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In season mid-autumn: Turnips, Granny Smith apples


The turnip is a root vege – like a smaller relative of the swede. Cultivated for centuries, its popularity has extended to many cuisines from Europe to Asia.

It is mostly the root that is eaten – the smaller the turnip, the milder the flavour. Turnip greens are a popular dish in southern US cooking, with some varieties grown especially for their leaves.


Look for roots that are about 5-10cm long and have firm, smooth skin.


In the fridge, wrapped in plastic or in a sealed container.


Turnips are low in energy (kJ) with good amounts of vitamin C, fibre and potassium.

Cooking tips

  • Stir-fry: Cut peeled turnips into thin strips to stir-fry. Cooking times are similar to carrots.
  • Roast: Cut into bite-sized pieces, spray with oil, drizzle with a little honey and add your favourite seasoning and herbs.
  • Pickle: Turnips are traditionally pickled in many Asian cultures and are great served as a side dish or in salads. They’re available in specialty Asian stores.

Recipe idea

Warm roasted new potatoes and baby seasonal vegetables

Granny Smith apples

The Granny Smith is a distinctively bright green apple with crisp white flesh and a refreshing, tangy-tart flavour. It originated in Australia from a chance seedling grown by Maria Ann Smith in 1868 and soon became a commercial success. It is now grown around the world, including in Nelson, Hawke’s Bay and Otago.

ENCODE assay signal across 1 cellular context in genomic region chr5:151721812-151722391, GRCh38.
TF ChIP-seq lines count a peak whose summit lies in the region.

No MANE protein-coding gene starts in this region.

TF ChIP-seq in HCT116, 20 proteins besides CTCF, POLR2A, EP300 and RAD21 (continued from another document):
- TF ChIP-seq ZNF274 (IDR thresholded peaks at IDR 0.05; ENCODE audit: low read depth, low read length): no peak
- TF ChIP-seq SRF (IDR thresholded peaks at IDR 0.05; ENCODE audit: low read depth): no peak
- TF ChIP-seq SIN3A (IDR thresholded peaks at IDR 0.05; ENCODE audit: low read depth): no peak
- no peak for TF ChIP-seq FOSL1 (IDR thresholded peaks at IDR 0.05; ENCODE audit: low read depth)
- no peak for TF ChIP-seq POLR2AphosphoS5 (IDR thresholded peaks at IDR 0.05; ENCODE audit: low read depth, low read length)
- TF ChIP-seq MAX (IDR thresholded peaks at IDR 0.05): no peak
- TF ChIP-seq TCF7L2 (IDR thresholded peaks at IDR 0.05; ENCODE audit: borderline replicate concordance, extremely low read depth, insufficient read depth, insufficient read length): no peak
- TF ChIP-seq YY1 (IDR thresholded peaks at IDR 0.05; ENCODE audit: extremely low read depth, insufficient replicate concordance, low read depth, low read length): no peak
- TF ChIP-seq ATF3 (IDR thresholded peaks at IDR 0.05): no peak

The Granny Smith is a late-harvest apple variety. In New Zealand they are harvested in April/May and are available until December. If cool nights precede harvesting, a slight pink blush may develop on the apple skin.


Granny Smith apples yellow as they ripen, so choose those with firm, bright green skin.


Granny Smith apples have excellent keeping ability. Their higher acid content means the apples take longer to go brown once sliced.


A Granny Smith apple makes a great portable snack; with just 300kJ it has 3.7g fibre to fill you up, and provides health-giving phytonutrients.

Cooking tips

  • Eaten raw, the skin can be tough, so slice it into thin wedges.
  • They are one of the best cooking apples as they hold their shape well during cooking and their tart flavour balances the sweetness in dessert recipes.
  • Granny Smiths are a great addition to cheese plates and antipasti platters.

Recipe ideas

Moroccan pork with apple

Oaty apple and berry slice

First published: Apr 2016